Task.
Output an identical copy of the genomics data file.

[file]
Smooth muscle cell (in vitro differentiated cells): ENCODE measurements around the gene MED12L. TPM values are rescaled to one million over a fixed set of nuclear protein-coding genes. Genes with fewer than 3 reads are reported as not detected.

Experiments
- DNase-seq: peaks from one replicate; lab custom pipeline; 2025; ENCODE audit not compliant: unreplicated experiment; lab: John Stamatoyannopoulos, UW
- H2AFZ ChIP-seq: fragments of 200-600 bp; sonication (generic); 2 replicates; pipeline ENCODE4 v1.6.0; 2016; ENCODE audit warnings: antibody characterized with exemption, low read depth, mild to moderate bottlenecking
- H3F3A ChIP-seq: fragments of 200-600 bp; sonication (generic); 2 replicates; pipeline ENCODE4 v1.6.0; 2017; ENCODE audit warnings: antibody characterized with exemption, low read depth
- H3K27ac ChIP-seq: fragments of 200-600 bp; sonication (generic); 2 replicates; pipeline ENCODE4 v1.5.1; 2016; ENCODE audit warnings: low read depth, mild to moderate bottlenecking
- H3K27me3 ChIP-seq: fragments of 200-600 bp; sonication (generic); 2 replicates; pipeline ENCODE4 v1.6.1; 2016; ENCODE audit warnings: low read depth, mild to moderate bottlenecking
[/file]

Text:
Smooth muscle cell (in vitro differentiated cells): ENCODE measurements around the gene MED12L. TPM values are rescaled to one million over a fixed set of nuclear protein-coding genes. Genes with fewer than 3 reads are reported as not detected.

Experiments
- DNase-seq: peaks from one replicate; lab custom pipeline; 2025; ENCODE audit not compliant: unreplicated experiment; lab: John Stamatoyannopoulos, UW
- H2AFZ ChIP-seq: fragments of 200-600 bp; sonication (generic); 2 replicates; pipeline ENCODE4 v1.6.0; 2016; ENCODE audit warnings: antibody characterized with exemption, low read depth, mild to moderate bottlenecking
- H3F3A ChIP-seq: fragments of 200-600 bp; sonication (generic); 2 replicates; pipeline ENCODE4 v1.6.0; 2017; ENCODE audit warnings: antibody characterized with exemption, low read depth
- H3K27ac ChIP-seq: fragments of 200-600 bp; sonication (generic); 2 replicates; pipeline ENCODE4 v1.5.1; 2016; ENCODE audit warnings: low read depth, mild to moderate bottlenecking
- H3K27me3 ChIP-seq: fragments of 200-600 bp; sonication (generic); 2 replicates; pipeline ENCODE4 v1.6.1; 2016; ENCODE audit warnings: low read depth, mild to moderate bottlenecking